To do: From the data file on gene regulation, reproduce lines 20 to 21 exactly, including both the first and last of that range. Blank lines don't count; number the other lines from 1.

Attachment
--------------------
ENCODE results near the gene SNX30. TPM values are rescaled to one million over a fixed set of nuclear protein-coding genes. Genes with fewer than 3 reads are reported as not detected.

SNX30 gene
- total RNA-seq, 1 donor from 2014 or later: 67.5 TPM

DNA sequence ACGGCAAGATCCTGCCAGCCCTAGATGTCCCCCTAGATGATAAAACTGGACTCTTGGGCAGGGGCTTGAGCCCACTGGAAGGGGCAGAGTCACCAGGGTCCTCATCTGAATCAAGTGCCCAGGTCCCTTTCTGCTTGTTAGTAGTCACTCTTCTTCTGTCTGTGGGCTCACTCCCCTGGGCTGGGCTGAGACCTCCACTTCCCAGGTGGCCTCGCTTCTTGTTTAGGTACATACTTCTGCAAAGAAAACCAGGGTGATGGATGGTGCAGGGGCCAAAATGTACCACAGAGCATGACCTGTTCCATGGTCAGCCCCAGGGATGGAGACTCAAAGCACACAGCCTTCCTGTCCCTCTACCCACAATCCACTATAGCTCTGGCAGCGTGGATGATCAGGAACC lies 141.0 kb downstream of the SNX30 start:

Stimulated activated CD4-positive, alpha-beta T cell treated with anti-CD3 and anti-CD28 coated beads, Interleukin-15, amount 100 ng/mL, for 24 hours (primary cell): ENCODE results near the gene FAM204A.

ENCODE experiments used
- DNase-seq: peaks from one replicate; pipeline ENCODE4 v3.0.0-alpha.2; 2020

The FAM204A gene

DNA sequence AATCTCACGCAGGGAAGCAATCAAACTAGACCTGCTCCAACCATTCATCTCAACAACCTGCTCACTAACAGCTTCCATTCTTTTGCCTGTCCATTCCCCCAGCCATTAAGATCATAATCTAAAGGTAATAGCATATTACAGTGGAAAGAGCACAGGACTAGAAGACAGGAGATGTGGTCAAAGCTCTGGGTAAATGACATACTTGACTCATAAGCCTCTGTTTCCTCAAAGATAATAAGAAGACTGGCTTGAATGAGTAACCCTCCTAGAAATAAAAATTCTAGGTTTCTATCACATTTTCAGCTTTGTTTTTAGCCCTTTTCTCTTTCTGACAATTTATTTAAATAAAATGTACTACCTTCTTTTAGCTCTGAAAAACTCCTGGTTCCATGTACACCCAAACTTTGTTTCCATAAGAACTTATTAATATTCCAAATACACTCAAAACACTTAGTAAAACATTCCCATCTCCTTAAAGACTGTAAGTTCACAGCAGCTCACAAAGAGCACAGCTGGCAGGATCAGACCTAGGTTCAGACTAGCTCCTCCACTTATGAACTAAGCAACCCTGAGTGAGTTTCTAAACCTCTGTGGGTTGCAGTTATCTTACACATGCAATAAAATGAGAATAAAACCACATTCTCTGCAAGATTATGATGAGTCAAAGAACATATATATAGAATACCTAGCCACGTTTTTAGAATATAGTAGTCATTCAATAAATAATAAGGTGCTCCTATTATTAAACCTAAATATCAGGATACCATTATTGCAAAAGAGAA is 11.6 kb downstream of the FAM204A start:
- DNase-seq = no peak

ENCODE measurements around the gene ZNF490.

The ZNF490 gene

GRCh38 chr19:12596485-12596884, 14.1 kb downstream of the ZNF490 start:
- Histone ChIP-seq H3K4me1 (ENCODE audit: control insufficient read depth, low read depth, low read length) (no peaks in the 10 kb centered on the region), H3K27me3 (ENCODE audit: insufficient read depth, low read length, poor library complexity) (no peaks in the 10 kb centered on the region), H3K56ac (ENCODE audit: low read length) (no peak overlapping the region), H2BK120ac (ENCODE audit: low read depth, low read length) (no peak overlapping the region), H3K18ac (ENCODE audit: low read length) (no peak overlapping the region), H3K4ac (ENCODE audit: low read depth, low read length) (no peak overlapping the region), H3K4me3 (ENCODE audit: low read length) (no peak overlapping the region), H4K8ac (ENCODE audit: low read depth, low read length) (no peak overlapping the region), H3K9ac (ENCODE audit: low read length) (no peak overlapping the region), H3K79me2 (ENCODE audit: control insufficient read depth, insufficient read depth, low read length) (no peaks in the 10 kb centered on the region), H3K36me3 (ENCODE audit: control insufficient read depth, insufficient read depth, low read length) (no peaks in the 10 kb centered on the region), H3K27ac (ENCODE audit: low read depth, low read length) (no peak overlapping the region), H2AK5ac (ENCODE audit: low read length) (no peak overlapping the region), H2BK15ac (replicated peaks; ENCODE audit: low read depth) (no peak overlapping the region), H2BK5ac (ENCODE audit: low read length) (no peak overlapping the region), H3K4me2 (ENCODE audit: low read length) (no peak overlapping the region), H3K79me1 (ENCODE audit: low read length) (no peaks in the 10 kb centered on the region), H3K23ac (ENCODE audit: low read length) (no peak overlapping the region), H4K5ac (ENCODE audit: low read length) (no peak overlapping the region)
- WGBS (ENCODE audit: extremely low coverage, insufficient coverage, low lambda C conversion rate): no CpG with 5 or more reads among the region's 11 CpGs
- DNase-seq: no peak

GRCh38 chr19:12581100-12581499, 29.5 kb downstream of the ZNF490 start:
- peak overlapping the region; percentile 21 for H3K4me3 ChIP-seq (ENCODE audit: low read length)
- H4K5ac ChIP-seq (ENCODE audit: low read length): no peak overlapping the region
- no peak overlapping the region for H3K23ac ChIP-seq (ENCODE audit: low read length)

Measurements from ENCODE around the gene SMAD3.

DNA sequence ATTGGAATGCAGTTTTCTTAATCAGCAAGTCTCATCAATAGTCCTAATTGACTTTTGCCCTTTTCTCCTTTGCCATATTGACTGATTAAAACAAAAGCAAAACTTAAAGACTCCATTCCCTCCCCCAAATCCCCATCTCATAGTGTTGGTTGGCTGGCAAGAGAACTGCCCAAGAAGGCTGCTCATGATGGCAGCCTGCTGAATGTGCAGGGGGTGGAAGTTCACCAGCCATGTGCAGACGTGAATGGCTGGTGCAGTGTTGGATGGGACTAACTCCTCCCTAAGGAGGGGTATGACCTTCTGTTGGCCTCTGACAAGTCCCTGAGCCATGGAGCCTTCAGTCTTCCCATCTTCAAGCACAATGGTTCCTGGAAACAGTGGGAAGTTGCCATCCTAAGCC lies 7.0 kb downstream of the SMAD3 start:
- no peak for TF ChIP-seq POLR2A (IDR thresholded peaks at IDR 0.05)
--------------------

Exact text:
- no peak overlapping the region for H3K23ac ChIP-seq (ENCODE audit: low read length)

Measurements from ENCODE around the gene SMAD3.